In a similar quest for greater efficiency, considerable attention has also been paid to the Community regulatory process, with emphasis on the need to achieve swift rule-making and consistent implementation in different Member States. The recent institutional agreement achieved on the implementation of the "Lamfalussy procedures" represents a major step forward in the field of securities regulation. It removes the burden of detailed and cumbersome regulation at the Community level by delegating rule-making powers to a committee of regulators and by promoting consistent implementation at the national level through a committee of supervisors. Extending such a mechanism to banking and insurance would probably also produce tangible benefits, though differences existing between the three sectors should be taken into account. As we know, a particularly important regulatory exercise is ahead in the transposition of the new Basel Capital Accord into the EU regulatory framework, in which the European Commission will play a key role.

All in all, there are strong reasons to continue deepening supervisory co-operation at the EU level. The current debate on how to achieve this objective is intense, and not yet finished. I perceive the part played by the Eurosystem in nurturing this debate not – as it has been suggested – as an attempt to enhance the supervisory role of the ECB but instead as a constructive contribution to setting up a comprehensive architecture for an effective multilateral supervisory co-operation. The latter, I believe, is a common goal of central banks, supervisory authorities and ministries of finance.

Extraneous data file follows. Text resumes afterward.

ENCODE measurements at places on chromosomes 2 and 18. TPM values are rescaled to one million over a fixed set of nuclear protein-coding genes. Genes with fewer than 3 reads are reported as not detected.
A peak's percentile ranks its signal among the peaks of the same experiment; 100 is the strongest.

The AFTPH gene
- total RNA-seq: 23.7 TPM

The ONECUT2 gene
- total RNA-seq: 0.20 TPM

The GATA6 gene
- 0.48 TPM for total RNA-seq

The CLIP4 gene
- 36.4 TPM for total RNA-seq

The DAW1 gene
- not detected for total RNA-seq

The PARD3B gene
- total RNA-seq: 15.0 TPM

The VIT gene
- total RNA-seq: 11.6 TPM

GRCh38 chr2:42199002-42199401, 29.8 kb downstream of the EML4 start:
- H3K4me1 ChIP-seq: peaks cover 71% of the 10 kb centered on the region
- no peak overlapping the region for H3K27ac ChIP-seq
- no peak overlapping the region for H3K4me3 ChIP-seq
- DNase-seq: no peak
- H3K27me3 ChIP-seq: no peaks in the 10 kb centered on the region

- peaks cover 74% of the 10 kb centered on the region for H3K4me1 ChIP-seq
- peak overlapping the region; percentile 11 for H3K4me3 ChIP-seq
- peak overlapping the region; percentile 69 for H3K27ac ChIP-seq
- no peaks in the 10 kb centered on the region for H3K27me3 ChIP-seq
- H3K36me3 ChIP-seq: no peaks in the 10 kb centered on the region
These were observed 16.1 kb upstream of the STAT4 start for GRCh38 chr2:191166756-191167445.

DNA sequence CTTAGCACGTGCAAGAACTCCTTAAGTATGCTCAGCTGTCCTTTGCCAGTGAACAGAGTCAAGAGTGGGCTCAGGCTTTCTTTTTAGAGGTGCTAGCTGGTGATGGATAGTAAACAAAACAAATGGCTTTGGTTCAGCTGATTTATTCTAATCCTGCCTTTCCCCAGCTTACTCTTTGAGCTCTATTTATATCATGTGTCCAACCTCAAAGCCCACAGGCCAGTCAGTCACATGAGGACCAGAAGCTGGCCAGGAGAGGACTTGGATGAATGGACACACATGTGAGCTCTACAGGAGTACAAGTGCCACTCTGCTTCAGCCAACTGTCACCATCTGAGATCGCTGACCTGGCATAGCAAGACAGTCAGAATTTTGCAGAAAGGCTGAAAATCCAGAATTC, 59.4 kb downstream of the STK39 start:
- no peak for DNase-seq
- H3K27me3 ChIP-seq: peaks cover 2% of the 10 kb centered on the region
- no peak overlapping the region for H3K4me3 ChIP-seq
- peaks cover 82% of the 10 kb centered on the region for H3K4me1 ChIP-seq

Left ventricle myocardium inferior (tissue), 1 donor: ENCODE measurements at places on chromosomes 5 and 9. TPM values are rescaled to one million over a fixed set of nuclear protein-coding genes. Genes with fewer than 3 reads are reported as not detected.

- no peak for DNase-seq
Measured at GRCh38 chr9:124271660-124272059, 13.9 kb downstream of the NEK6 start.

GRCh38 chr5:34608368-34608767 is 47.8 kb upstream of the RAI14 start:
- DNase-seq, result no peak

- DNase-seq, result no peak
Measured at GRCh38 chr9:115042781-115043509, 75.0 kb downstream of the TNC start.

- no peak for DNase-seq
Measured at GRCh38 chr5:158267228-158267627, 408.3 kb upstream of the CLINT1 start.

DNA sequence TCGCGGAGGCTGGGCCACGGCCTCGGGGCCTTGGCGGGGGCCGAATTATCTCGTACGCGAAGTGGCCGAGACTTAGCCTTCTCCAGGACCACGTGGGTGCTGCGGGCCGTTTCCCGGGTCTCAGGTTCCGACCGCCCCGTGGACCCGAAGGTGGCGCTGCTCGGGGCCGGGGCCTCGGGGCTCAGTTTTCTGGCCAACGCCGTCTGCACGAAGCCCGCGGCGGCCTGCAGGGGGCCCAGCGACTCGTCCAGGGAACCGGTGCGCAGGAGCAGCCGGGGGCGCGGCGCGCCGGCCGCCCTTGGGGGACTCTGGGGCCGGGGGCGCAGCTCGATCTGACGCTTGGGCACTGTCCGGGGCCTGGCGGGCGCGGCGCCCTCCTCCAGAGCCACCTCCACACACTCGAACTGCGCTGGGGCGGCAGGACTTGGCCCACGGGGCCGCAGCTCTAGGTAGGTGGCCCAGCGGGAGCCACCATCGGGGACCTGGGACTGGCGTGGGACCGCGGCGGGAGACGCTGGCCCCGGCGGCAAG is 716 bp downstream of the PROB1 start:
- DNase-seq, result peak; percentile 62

In the banking sector, the Eurosystem feels – in line with what I highlighted earlier – that there is a need for continued involvement of central banks in multilateral supervisory co-operation, along the lines of the work of the Basel Committee on Banking Supervision. I would definitely not welcome a solution that would alter the current situation by excluding central banks without supervisory responsibilities from supervisory co-operation. Firewalls should not be unnecessarily created between central banks and supervisory bodies. The Banking Supervision Committee of the ESCB is an existing EU forum catering for co-operation between central banks and supervisory authorities. In principle, it could also be suitable as a forum for co-operation between banking supervisors, provided that it operated in a setting which ensured an adequate degree of autonomy for this activity.

To conclude, I would like to congratulate De Nederlandsche Bank, as well as the Dutch Ministry of Finance, on their constructive contribution to the recent European and global developments in supervision and regulation. I also wish you the best of success for the continuation of the conference tomorrow.